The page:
Review: Jon Anderson's message of love imbues '˜1000 Hands'

  • This cover image released by Blue Elan Records shows "1000 Hands" by Jon Anderson. (Blue Elan Records via AP)

    This cover image released by Blue Elan Records shows "1000 Hands" by Jon Anderson. (Blue Elan Records via AP) Associated Press

 
 
Updated 7/30/2020 3:20 PM

Jon Anderson, '1000 Hands' (Blue Elan Records)

Jon Anderson started making '1000 Hands' nearly 30 years ago before setting it aside. Its title alludes to the lengthy and impressive roster of musicians who appear on the album, from several of the singer's former Yes bandmates to Chick Corea, Jean-Luc Ponty, Rick Derringer and the late Larry Coryell, among many others.

                                                                                                                                                                                                                       
 

After Ringo Starr, Anderson is one of rock 'n' roll's best-known endorsers of the 'peace and love' ideal and there's plenty of his advocacy here for a kinder, more reflective approach to life, relationships and the planet.

'Ramalama,' like 'We Have Heaven' from Yes' 'Fragile' album, is a finely layered vocal workout with an uplifting melody. It's followed by 'First Born Leaders,' a joyous, anthemic song that pins its hopes on the upcoming generations. Both, as well as 'Makes Me Happy,' could be lost tracks from the 'The Lion King' or another Disney animated musical.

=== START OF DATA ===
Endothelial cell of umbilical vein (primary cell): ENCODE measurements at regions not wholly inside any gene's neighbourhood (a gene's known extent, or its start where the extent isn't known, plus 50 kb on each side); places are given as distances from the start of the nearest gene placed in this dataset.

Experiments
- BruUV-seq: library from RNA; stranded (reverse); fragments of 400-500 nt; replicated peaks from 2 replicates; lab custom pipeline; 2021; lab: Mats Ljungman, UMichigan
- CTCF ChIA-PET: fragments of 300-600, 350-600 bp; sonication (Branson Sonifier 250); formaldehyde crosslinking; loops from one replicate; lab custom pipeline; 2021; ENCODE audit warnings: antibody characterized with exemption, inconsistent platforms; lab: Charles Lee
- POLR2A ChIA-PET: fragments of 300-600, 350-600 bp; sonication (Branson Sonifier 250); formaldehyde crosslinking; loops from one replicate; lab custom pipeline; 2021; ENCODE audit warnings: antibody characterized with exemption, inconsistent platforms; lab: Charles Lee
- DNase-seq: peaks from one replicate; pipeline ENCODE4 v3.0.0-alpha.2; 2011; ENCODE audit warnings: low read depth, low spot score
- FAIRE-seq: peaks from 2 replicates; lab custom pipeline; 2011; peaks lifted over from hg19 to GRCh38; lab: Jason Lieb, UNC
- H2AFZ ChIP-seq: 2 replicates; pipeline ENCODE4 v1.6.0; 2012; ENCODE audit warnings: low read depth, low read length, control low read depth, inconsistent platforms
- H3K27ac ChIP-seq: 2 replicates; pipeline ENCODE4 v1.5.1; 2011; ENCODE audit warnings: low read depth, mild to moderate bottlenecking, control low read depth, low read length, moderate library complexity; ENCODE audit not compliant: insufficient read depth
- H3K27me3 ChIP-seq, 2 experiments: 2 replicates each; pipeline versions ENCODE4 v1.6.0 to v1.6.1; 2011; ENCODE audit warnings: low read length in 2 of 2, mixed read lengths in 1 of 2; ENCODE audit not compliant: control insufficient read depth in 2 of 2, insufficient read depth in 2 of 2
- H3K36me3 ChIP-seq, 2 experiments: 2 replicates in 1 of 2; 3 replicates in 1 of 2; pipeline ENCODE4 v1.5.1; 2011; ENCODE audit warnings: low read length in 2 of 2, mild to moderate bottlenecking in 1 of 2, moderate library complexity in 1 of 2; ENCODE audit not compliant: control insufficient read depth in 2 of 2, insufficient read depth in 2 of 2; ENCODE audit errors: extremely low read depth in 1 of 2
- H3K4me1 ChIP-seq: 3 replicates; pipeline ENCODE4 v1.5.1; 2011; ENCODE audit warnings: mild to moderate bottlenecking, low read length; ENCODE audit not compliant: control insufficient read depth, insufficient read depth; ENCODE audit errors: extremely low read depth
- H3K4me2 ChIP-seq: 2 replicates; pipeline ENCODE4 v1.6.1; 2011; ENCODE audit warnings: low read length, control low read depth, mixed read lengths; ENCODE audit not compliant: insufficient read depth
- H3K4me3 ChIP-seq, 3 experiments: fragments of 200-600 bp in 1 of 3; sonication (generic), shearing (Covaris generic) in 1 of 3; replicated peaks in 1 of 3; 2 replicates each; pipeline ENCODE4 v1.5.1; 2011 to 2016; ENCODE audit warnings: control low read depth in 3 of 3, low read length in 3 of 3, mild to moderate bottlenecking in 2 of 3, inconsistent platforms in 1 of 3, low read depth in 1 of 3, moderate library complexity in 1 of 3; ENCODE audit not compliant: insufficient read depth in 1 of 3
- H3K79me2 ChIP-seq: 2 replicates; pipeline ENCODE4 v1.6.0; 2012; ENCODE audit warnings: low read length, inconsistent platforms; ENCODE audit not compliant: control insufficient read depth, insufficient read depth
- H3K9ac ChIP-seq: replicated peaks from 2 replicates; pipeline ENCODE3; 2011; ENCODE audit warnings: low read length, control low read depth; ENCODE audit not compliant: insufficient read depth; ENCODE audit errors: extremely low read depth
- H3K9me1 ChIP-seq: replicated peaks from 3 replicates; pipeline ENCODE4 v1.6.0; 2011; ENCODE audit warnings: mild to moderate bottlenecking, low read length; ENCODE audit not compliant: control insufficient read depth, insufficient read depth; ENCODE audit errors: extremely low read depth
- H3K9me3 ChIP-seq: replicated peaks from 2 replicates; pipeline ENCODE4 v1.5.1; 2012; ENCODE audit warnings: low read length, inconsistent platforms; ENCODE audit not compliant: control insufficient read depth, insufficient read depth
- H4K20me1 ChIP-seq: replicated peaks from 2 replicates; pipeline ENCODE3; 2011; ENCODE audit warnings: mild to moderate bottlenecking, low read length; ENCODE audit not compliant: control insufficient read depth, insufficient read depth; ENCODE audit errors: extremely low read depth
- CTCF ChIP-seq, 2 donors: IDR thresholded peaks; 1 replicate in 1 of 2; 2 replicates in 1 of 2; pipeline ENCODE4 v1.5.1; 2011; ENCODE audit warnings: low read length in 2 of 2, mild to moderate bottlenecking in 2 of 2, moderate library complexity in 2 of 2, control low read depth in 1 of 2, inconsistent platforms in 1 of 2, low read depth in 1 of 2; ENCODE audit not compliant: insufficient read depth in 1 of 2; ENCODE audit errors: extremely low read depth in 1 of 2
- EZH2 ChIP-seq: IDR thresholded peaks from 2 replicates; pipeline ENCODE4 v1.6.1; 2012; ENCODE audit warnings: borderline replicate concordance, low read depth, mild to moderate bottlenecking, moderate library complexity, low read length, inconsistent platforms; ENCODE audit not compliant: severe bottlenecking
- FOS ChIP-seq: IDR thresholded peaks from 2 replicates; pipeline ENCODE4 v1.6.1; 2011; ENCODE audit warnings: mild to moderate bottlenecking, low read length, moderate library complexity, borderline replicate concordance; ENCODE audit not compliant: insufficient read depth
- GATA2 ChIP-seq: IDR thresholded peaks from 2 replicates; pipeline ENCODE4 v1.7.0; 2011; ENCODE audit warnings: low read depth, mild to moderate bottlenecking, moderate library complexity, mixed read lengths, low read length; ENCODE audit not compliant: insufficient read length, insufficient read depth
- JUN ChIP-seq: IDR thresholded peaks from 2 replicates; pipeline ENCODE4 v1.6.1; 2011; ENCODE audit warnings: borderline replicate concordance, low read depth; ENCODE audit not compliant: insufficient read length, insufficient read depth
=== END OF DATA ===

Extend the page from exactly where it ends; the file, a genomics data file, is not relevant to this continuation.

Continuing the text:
Anderson's expertise with epic, multi-sectioned pieces is evident, especially on a pair of tracks exceeding the eight-minute mark.

'Activate' features Ian Anderson (Jethro Tull) on flute and an all-star guitar section including Coryell, Steve Morse and Pat Travers, while '1000 Hands (Come Up)' is anchored by late Yes co-founder Chris Squire (one of three bassists on the track) and drummer Billy Cobham, with magnificent contributions from Corea, Ponty, and Zap Mama.

Closer 'Now and Again,' which appears in shorter variations as the first track and again midway through the album, has a characteristically celestial mood, accentuated by Steve Howe's solo on classical guitar, and a most simple message that best sums up this fine effort from Anderson: 'Love is truly all you need.'

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